High inflationary trend has hit the Nigerian economy hard, slowing the Gross Domestic Product growth rate to 3.54 per cent in the second quarter of 2022, from 5.01 per cent in the corresponding period of 2021.
According to the GDP report released by the National Bureau of Statistics, NBS, on Friday, inflation and COVID-19 impacted negatively on the Nigerian economic growth rate within the period under review.
A slower economic growth means lower activities within a period.
“This growth rate declined from 5.01 per cent in the second quarter of 2021 when rapid growth was recorded following the toll the COVID-19 pandemic exacted on the economy in Q2 2020,” the NBS said.
The statistics body noted that the recent inflationary trend had adversely impacted the second quarter 2022 performance.
Nigeria’s headline inflation rate increased to 19.64 per cent on a year-on-year basis in July 2022, the highest since 2005.
This was 2.27 per cent points higher compared to the rate recorded in July 2021, which was 17.38 per cent.
“This shows that the headline inflation rate increased in July 2022 when compared to the same month in the previous year of July 2021,” the NBS had stated when it released the July 2022 inflation numbers.
But the statistics body said the newly-released Q2 2022 growth rate decreased by 1.47 percentage points from 5.01 per cent growth rate recorded in Q2 2021 and increased by 0.44 percentage points relative to 3.11 per cent in Q1 2022.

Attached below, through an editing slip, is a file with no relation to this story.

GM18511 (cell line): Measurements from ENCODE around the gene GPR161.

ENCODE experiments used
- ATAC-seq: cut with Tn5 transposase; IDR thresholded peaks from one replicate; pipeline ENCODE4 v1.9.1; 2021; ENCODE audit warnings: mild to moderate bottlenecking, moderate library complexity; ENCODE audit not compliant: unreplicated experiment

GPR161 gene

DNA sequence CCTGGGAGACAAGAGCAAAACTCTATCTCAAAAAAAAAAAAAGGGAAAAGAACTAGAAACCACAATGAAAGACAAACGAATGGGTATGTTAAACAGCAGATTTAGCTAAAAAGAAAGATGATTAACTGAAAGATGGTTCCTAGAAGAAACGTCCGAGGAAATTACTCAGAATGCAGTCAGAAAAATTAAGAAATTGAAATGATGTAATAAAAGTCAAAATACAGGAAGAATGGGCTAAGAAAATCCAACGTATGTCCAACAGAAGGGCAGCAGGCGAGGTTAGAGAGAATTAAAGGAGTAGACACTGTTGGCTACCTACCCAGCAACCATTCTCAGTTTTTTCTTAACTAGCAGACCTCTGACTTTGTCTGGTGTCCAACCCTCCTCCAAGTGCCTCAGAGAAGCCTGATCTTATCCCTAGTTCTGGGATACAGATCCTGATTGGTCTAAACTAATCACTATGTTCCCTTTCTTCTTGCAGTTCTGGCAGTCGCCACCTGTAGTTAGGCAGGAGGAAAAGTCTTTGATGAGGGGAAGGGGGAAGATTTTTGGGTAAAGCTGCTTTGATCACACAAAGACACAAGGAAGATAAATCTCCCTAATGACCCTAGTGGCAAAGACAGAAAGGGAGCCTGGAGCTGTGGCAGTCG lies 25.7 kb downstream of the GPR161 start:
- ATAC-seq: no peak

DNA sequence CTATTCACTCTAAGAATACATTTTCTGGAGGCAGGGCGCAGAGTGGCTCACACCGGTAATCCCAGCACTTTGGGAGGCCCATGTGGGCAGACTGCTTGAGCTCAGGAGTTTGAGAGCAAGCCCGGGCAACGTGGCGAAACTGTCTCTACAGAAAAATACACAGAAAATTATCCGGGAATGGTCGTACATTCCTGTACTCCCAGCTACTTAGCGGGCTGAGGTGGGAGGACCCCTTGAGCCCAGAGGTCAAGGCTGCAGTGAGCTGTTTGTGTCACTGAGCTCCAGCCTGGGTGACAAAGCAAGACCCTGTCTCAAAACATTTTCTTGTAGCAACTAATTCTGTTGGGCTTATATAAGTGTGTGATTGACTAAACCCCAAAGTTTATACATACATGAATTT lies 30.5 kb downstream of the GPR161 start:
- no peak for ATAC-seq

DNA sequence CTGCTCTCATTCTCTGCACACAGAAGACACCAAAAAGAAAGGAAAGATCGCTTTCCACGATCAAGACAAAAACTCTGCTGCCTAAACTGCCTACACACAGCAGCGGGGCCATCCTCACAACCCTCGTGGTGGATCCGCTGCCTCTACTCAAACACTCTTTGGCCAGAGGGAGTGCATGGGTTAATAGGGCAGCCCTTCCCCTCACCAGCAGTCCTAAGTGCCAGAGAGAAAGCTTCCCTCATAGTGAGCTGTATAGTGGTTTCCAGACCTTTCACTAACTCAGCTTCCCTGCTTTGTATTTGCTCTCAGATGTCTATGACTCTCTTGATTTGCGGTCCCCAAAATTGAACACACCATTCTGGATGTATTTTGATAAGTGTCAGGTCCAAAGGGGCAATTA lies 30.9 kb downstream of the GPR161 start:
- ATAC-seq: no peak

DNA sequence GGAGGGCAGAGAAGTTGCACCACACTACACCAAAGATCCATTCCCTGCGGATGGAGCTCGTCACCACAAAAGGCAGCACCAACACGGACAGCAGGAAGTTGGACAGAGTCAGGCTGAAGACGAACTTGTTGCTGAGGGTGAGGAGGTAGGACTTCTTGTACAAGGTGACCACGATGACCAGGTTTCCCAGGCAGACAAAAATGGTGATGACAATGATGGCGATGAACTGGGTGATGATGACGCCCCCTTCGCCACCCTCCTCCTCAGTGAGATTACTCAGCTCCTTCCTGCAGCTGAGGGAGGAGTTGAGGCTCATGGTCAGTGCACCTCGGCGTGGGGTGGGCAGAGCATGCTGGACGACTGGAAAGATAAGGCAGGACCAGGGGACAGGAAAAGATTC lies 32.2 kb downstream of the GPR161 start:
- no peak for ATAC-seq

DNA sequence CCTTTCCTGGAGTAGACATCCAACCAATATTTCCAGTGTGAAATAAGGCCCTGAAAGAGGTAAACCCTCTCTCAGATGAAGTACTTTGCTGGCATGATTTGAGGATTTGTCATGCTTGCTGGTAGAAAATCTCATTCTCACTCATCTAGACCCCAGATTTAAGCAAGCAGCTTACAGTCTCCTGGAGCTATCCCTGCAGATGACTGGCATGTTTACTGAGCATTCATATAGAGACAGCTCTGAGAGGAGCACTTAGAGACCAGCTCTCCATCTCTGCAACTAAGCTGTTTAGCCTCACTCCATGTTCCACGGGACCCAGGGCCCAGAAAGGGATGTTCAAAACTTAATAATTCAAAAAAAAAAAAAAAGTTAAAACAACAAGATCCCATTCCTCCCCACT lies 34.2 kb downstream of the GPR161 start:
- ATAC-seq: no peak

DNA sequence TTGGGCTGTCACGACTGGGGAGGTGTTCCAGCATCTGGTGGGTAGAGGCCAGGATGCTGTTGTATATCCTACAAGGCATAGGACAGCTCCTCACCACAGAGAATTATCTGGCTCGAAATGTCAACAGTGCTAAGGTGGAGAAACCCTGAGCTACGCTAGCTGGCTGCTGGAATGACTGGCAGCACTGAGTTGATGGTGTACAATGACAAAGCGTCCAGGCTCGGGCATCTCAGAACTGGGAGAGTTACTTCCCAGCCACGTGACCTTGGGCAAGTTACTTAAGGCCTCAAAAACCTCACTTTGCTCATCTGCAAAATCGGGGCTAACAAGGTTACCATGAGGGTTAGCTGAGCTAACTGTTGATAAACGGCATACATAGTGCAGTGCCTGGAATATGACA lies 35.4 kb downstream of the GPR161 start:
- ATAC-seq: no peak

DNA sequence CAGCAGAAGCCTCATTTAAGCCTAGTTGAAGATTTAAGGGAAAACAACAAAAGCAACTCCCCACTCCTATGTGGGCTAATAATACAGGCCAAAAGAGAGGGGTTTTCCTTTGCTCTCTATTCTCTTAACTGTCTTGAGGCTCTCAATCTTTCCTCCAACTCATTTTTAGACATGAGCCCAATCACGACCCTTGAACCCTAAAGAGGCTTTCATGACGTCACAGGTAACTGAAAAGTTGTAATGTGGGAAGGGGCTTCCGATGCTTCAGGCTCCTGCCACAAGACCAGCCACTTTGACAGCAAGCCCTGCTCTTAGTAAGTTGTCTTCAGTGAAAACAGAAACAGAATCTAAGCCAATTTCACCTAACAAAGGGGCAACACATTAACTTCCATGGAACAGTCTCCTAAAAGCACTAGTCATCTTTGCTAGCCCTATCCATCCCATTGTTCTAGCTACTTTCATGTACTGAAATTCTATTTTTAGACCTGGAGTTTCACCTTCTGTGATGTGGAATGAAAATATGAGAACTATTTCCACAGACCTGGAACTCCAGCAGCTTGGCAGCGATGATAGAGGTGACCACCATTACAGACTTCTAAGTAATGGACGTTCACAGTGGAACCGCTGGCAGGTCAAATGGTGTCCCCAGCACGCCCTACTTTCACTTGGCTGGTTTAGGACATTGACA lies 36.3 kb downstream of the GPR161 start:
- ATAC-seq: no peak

“However, quarter on-quarter, real GDP grew at -0.37 per cent in Q2 2022, reflecting lower economic activity in Q2 2022 than in the preceding quarter,” the NBS noted.
Aggregate GDP within the period stood at N45.004 trillion in nominal terms, higher than N39.123 trillion in the same period of 2021, indicating a year-on-year nominal growth rate of 15.03 per cent.
“The nominal GDP growth rate in Q2 2022 was higher relative to the 14.99 per cent growth recorded in the second quarter of 2021 and higher compared to the 13.25 per cent growth recorded in the preceding quarter. For better clarity, the Nigerian economy has been classified broadly into the oil and nonoil sectors.”
Providing clarity to the report, a professor of Economics at Covenant University, Jonathan Aremu, explained that GDP figures did not reflect the standard of living in a country over a period.
“I have worked with the NBS. Their calculations are okay and good, but the GDP growth rate is not a good measure of standard of welfare.
“You can have higher GDP growth rates, yet people would be getting poorer. Again, if the population is growing at a faster rate than the GDP growth, it is also a problem. We have argued that in Economics you can have an economy that is stagnant, yet people’s welfare will be high, and you can have another economy with a higher GDP growth rate, yet people will be getting poorer,” he argued.’
Manufacturing expert, Ike Ibeabuchi, argued that it was important for Nigeria to achieve higher levels of GDP over the next three years in order to take millions of people out of poverty.
“When GDP growth rates are higher over a long period, many people tend to leave the poverty class or trap. That should be the focus of the government going forward,” he said.